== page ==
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It's Never Too Cold
Jan 21, 2013
I’ve never claimed to be the smartest guy in town. I mean, one would have to be a few cards short of a full deck to pick the middle of winter to do a column on birding in South Dakota, right?!? It’s really cold out —nose hair frostsicle and toe-numbing cold. Even if there were birds out in the great wide open this time of year, what kind of numbskull would go out with hopes of photographing them? Well I guess that would be me. Actually I have a few good reasons. Although having these reasons probably doesn’t make me smarter, I think they are good reasons. They are Bald Eagles and Cardinals.
Each winter, our national symbol gathers below our dams on the mighty Missouri near the running water produced by the dam’s releases. This year, my goal was to actually photograph one of these majestic eagles catching a fish. It didn’t happen, but I had fun trying and got a few interesting images along the way.
The first time I ever saw a Bald Eagle in real life was along the Moreau River in Ziebach County back when I was in my early teens. My brothers and I were hurtling down Highway 65 in our green 1972 Pontiac Catalina when we saw something unusual in the far ditch. None of us knew what it was, so we turned around and drove back, only to discover an adult Bald Eagle cleaning the bones of an unlucky deer. Not necessarily a glorious and patriotic sight, but we were pretty excited nonetheless. Eagles were still rare in those days. Bald Eagles are primarily fish and fowl eaters, but will often supplement their diets with road kill or other types of carrion they discover. That is one of the reasons that DDT hurt them so badly in the 1960s.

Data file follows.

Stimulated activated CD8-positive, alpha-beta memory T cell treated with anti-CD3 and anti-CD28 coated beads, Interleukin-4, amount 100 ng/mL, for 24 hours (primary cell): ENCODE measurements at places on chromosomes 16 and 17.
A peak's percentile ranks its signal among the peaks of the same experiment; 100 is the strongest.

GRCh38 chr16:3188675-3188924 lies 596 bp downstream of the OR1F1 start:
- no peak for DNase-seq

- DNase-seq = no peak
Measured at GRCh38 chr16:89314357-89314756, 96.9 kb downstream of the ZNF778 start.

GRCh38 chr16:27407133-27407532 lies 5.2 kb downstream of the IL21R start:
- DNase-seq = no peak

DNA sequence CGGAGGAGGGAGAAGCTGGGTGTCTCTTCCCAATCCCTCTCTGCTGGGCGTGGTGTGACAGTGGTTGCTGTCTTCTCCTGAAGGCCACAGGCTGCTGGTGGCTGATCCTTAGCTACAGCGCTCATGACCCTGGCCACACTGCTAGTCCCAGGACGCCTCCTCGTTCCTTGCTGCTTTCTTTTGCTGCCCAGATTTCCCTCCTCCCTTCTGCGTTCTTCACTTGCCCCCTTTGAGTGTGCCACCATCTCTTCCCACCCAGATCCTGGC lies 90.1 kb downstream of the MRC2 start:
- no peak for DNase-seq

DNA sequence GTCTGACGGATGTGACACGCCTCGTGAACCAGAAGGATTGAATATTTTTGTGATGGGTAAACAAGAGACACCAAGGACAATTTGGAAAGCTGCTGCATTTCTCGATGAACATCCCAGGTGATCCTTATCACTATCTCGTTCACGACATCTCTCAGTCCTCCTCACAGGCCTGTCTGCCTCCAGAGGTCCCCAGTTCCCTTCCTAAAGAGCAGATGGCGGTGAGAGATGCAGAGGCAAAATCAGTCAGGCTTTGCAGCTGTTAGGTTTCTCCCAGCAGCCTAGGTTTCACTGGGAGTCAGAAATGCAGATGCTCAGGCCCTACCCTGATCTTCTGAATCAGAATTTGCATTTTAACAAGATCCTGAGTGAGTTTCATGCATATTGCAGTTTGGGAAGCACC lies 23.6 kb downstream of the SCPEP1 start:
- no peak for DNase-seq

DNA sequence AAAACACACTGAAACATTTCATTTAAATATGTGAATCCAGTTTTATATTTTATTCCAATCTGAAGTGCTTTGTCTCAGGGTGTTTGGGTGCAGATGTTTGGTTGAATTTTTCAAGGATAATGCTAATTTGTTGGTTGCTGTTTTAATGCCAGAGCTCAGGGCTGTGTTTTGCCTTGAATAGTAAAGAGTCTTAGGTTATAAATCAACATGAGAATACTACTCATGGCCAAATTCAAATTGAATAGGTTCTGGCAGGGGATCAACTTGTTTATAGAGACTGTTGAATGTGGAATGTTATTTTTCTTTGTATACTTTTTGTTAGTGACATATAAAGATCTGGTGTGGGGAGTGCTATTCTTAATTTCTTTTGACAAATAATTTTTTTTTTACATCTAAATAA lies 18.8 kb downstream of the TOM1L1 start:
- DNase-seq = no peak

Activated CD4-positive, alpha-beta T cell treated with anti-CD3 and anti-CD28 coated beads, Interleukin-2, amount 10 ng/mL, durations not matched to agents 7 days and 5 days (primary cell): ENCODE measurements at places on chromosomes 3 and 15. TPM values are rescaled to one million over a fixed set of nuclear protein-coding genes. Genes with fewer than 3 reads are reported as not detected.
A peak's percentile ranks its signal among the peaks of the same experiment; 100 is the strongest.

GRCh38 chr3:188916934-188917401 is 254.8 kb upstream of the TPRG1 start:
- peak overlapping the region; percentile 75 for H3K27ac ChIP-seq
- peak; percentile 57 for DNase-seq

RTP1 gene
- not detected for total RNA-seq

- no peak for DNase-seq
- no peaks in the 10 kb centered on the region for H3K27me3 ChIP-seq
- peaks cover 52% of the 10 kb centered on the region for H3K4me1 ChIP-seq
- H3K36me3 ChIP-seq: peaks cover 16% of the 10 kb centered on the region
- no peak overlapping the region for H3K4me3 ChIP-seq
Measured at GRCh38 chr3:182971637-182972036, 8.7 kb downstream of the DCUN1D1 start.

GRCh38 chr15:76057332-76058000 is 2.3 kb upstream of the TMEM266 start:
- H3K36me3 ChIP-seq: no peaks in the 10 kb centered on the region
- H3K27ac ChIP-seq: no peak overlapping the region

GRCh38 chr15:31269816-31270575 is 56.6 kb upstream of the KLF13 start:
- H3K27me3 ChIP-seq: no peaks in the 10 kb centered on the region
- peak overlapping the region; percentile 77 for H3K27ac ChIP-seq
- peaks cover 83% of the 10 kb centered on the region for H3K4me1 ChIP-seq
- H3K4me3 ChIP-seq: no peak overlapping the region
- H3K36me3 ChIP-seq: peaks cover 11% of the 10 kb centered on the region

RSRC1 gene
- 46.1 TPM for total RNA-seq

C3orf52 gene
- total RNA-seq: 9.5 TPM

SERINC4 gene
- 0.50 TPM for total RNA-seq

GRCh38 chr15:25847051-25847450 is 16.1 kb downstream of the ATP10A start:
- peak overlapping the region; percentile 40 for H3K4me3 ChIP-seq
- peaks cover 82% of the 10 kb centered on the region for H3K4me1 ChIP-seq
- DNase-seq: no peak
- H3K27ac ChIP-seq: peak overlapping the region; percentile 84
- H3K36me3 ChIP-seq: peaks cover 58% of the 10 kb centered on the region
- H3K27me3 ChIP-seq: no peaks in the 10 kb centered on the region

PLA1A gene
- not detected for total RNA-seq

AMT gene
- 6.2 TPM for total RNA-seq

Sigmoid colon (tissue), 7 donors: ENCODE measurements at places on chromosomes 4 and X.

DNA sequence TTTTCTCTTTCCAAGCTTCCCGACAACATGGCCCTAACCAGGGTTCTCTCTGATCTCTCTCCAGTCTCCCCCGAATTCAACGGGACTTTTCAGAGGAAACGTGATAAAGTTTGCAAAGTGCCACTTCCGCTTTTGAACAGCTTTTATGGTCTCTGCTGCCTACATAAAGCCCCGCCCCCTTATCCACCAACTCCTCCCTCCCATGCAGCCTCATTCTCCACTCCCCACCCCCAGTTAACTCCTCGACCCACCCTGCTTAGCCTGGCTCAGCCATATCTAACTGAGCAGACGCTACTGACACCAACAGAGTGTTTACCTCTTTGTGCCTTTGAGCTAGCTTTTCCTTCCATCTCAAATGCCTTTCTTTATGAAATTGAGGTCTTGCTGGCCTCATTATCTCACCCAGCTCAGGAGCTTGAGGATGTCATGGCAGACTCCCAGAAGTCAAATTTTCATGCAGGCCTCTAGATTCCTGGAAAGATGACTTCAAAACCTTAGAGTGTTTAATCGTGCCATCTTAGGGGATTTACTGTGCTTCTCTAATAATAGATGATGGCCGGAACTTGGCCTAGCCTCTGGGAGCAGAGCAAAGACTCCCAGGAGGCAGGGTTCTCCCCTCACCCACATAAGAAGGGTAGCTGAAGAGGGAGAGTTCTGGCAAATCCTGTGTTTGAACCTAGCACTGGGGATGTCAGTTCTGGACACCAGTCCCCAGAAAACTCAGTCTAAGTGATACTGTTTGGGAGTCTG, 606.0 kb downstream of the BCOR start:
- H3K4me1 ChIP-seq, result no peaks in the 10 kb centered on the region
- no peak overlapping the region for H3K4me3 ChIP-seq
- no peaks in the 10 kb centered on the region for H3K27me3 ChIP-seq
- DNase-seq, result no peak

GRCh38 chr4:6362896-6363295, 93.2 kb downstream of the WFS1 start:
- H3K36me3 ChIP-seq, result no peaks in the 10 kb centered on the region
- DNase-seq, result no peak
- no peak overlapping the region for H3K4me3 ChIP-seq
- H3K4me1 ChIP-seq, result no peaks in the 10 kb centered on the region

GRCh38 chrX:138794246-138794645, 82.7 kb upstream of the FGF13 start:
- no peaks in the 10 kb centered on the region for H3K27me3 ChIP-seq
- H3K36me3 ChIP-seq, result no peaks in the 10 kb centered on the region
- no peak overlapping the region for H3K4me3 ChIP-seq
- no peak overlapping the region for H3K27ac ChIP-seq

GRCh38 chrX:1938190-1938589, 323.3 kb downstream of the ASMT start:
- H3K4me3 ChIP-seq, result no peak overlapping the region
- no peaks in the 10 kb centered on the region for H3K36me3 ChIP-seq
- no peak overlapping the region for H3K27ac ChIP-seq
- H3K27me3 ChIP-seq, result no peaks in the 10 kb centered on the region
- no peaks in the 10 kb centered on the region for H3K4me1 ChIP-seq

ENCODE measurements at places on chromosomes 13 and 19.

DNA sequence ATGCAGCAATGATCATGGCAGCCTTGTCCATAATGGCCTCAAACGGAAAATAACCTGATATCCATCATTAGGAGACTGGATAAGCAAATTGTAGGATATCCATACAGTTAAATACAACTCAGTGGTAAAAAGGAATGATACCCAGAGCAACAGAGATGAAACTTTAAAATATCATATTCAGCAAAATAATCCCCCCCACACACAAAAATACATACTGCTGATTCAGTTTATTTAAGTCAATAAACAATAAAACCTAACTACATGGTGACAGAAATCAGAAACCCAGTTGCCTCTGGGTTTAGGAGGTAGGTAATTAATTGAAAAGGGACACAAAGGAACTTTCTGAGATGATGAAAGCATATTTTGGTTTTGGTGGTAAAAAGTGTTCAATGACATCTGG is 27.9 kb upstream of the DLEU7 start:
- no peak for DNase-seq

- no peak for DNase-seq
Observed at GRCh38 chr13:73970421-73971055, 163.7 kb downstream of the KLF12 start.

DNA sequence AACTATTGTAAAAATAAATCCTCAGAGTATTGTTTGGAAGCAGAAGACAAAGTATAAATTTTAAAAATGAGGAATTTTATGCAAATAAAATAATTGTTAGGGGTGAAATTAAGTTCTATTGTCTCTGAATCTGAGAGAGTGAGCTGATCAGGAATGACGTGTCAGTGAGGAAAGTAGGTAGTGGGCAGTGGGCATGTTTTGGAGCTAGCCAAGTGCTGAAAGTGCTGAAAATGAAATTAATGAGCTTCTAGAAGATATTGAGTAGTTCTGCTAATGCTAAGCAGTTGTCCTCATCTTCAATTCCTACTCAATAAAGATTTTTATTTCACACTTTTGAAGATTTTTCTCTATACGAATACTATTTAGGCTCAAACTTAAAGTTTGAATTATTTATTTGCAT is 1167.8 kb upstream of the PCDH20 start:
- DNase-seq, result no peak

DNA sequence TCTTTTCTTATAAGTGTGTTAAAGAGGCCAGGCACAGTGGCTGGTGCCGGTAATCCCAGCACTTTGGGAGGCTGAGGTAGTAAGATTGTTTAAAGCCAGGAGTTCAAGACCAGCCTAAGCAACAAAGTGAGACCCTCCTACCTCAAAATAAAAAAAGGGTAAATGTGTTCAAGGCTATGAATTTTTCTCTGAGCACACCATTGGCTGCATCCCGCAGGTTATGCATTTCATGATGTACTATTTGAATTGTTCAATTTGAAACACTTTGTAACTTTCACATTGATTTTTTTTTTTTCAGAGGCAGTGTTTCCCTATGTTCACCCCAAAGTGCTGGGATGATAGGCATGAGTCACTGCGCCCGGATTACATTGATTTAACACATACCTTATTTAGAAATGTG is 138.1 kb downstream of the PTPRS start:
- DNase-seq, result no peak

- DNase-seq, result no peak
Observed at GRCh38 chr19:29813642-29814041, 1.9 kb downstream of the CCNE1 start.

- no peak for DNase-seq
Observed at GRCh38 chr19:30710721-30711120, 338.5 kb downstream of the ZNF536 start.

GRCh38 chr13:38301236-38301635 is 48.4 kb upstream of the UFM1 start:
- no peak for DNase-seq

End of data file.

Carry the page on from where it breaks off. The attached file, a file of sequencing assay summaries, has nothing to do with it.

These great raptors are more numerous nowadays and have become one of my favorite birds to try and photograph. My best shots are usually lucky shots — like on New Year’s Day when I was strolling through Yankton’s Riverside Park. I was intently looking towards the river for eagles and unsuspectingly walked right up to one perched high above me in a tree. Luckily my camera was up and shooting when we both realized how close we were to each other. It didn’t take long for it to lift off and fly to the Nebraska side of the river, but just after take off, it wheeled in my direction for a pretty cool eagle-in-flight shot.
The striking male Northern Cardinal, on the other hand, was simply a bird on my photography bucket list. According to South Dakota birding books, cardinals winter in the southeastern part of the state, so all I had to do was find one. I discovered on a birding website that cardinals had been sighted at Sioux Falls’ Outdoor Campus this winter so I decided to brave the cold and see what I could see. I purposely waited for a day with snow and/or flurries, as I love the contrast between the red of the bird and whites of winter. I found that if you simply go to the benches by the bird feeders and sit very still for 15 minutes or so, the birds take your presence for granted and return to eat. The most skittish was the male cardinal, so it took a little longer for him to fly in to grab a snack, but a little perseverance (and some numb appendages) was really all it took for him to be OK with me being there. The second day I was there I saw a second male. The two fellas squabbled a bit, as these birds are notoriously territorial. Their preoccupation with each other allowed me to get closer for a portrait or two amongst the tree branches. The lack of leaves on the tree allowed me to not only see them better but also follow their activity more accurately than I could have in the warmer months.
So to bird or not to bird in sub-freezing temperatures, that is the question. I say yes, if you have the patience and warm clothes. Of course, I never claimed to be the smartest guy in town.
Christian Begeman grew up in Isabel and now lives in Sioux Falls. When he's not working at Midcontinent Communications he is often on the road photographing our prettiest spots around the state. Follow Begeman on his blog.